Upon finishing a major in Russian, non-native speakers will be able to participate actively in most informal and some formal conversations; to handle the linguistic challenges presented by an unexpected turn of events in the context of a routine situation; to provide a short, structured argument in support of an opinion; and to read and discuss authentic contemporary texts dealing with topics in Russian culture, politics, and society.
Heritage speakers will be able to accomplish all of the objectives listed above. They will also be able to explain an opinion in detail and construct narratives in literate Russian, both orally and in writing.
A marked degree of fluency in the language of other cultures is an essential tool to developing an in-depth understanding of them. The ability to speak, listen, read, and write in other languages therefore is an imperative for students to have in this global age.
All students completing the Russian major will be able to differentiate and appraise the major periods in Russian cultural history (medieval Russia, Petrine Russia, Imperial Russia, Soviet Russia, post-Soviet Russia). They will be able to evaluate critically important texts from each period and to assess key theories of Russian cultural identity and interpretive controversies in the history of Russian culture.
Although the Russian major no longer concentrates exclusively on literature, we nonetheless expect our students to be able to analyze literary and historical texts (in Russian and in translation); to distinguish key periods and issues in Russian literary history (especially from the nineteenth century onward); and to have read a select list of works in the original Russian.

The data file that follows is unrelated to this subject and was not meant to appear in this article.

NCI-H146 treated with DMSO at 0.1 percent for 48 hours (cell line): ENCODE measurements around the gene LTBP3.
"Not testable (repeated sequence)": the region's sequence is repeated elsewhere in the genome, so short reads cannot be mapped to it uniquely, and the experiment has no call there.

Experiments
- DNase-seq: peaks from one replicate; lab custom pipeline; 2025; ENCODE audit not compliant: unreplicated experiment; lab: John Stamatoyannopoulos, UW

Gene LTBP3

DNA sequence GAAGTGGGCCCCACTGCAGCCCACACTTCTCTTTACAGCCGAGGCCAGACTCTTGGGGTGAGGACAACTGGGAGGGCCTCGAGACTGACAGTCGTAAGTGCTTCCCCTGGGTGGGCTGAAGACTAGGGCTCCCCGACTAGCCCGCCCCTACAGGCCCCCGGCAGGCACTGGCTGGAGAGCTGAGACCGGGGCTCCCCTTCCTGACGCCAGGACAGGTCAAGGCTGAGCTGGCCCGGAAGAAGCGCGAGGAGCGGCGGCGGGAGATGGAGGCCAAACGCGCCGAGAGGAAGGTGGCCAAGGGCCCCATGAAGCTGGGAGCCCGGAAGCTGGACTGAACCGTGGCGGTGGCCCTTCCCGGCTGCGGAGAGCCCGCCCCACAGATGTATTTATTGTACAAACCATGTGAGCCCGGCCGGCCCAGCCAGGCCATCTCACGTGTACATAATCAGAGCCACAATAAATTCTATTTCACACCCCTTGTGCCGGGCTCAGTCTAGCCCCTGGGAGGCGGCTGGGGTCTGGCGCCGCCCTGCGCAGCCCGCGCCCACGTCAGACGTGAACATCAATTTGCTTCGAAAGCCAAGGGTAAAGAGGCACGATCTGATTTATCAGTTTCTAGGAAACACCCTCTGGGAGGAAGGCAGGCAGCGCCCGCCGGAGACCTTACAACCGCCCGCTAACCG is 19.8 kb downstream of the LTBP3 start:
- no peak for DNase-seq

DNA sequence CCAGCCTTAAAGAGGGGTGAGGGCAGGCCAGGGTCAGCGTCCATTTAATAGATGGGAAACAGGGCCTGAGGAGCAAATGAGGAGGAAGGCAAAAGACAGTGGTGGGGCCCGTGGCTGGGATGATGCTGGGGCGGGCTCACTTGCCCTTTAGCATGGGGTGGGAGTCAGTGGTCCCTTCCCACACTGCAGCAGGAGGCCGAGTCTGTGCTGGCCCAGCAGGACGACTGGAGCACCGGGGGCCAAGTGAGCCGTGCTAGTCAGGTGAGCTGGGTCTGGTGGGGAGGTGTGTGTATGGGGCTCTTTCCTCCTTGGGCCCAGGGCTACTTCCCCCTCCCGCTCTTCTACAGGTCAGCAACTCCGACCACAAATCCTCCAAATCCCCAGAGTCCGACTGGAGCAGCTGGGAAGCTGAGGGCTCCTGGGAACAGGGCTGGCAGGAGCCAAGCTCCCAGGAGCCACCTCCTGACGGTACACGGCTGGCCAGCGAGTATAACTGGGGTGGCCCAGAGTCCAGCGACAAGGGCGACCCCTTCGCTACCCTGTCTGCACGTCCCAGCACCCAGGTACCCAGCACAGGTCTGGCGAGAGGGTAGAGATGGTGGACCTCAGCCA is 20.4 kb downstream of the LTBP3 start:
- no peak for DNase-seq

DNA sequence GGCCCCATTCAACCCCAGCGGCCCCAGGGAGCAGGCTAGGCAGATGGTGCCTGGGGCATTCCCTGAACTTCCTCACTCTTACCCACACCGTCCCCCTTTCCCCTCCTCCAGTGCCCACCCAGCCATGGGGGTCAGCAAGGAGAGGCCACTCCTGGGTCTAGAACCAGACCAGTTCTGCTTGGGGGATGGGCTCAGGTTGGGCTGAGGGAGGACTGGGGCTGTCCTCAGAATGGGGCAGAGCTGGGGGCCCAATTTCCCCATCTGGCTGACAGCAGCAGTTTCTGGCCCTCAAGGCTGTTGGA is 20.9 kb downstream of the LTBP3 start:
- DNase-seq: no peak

We expect the very best of our students also to be able to produce extended discourse in Russian in which they provide structured arguments in support of their opinions. They will also be on their way toward consolidating their knowledge, not just of selected literary and other (historical, political, cultural) works in Russian, but of a representative bibliography of such works. The linguistic and cultural knowledge at this level is such that they would be well-prepared to enter graduate study in the field or use their knowledge in a professional setting (e.g., business, journalism) without extensive further training.
Russian Major Requirements
Students are required to study four semesters of Russian language as a prerequisite to the major. The major itself requires an additional three semesters of language study, three semesters of an advanced seminar on Russian culture (with varying content), and two elective courses, either in Russian literature and culture (in translation or Russian, depending on course scheduling) or in Russian area studies.
Requirements for the Bachelor of Arts in Russian
Note: all courses are 4 units.
RUSS 120 Beginning Russian I
RUSS 150 Beginning Russian II
RUSS 220 Intermediate Russia I
RUSS 250 Intermediate Russian II
RUSS 310 Advanced Russian in Popular Culture: conversation, reading, grammar and topical analysis of Russian press, films and other popular sources. Conducted in Russian.
SLL 321 or SLL 330g
SLL 321 Russian Culture: survey of Russian civilization from the beginnings to the Soviet period focusing on major cultural and artistic trends.
SLL 330g Russian Thought and Civilization: Russian cultural identity from its beginnings until today. The Eastern Orthodox tradition, its traumatic confrontation with Western culture, and their continuous interaction.
SLL 340 Intercultural Communication in Russian: Advanced language training focusing on specific issues of communication with Russians. Analysis and translation of literary texts. Advanced syntax. Conducted in Russian.
SLL 465 Seminar in Russian Studies: Readings and discussion in Russian of current topics in Russian culture, politics and society. Content varies each time offered. (May be taken three times with varying content; 12 max units)
In addition, two elective courses are required that must be approved by the undergraduate advisor. For majors with a concentration in Russian language, literature and culture, these electives will be from Slavic Department courses on Russian literature and culture. For majors with a concentration in Russian studies, one or both electives may be taken, with prior departmental approval, from other related fields.